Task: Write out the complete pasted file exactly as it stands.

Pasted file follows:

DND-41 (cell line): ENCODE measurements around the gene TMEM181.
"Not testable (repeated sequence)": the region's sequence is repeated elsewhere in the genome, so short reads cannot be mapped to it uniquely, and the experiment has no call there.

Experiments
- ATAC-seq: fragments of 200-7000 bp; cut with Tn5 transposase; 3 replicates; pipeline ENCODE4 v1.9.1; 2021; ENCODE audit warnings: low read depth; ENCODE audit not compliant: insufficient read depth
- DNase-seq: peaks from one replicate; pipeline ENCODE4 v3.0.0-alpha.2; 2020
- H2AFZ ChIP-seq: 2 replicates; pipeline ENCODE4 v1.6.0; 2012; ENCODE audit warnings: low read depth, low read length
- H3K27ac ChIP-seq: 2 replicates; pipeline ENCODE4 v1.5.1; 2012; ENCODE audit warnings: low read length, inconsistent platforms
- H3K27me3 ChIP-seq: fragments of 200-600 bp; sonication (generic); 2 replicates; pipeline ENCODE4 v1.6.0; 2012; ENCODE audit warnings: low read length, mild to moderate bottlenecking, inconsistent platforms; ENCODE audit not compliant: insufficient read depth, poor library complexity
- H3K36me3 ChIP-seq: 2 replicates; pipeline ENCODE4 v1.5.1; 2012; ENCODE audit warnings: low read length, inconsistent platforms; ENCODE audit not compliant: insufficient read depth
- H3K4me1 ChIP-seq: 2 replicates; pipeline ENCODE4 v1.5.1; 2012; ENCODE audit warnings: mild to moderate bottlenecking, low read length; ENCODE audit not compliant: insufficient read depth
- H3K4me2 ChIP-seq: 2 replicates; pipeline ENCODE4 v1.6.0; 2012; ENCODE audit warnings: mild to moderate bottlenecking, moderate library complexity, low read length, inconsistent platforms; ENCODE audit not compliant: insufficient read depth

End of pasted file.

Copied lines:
DND-41 (cell line): ENCODE measurements around the gene TMEM181.
"Not testable (repeated sequence)": the region's sequence is repeated elsewhere in the genome, so short reads cannot be mapped to it uniquely, and the experiment has no call there.

Experiments
- ATAC-seq: fragments of 200-7000 bp; cut with Tn5 transposase; 3 replicates; pipeline ENCODE4 v1.9.1; 2021; ENCODE audit warnings: low read depth; ENCODE audit not compliant: insufficient read depth
- DNase-seq: peaks from one replicate; pipeline ENCODE4 v3.0.0-alpha.2; 2020
- H2AFZ ChIP-seq: 2 replicates; pipeline ENCODE4 v1.6.0; 2012; ENCODE audit warnings: low read depth, low read length
- H3K27ac ChIP-seq: 2 replicates; pipeline ENCODE4 v1.5.1; 2012; ENCODE audit warnings: low read length, inconsistent platforms
- H3K27me3 ChIP-seq: fragments of 200-600 bp; sonication (generic); 2 replicates; pipeline ENCODE4 v1.6.0; 2012; ENCODE audit warnings: low read length, mild to moderate bottlenecking, inconsistent platforms; ENCODE audit not compliant: insufficient read depth, poor library complexity
- H3K36me3 ChIP-seq: 2 replicates; pipeline ENCODE4 v1.5.1; 2012; ENCODE audit warnings: low read length, inconsistent platforms; ENCODE audit not compliant: insufficient read depth
- H3K4me1 ChIP-seq: 2 replicates; pipeline ENCODE4 v1.5.1; 2012; ENCODE audit warnings: mild to moderate bottlenecking, low read length; ENCODE audit not compliant: insufficient read depth
- H3K4me2 ChIP-seq: 2 replicates; pipeline ENCODE4 v1.6.0; 2012; ENCODE audit warnings: mild to moderate bottlenecking, moderate library complexity, low read length, inconsistent platforms; ENCODE audit not compliant: insufficient read depth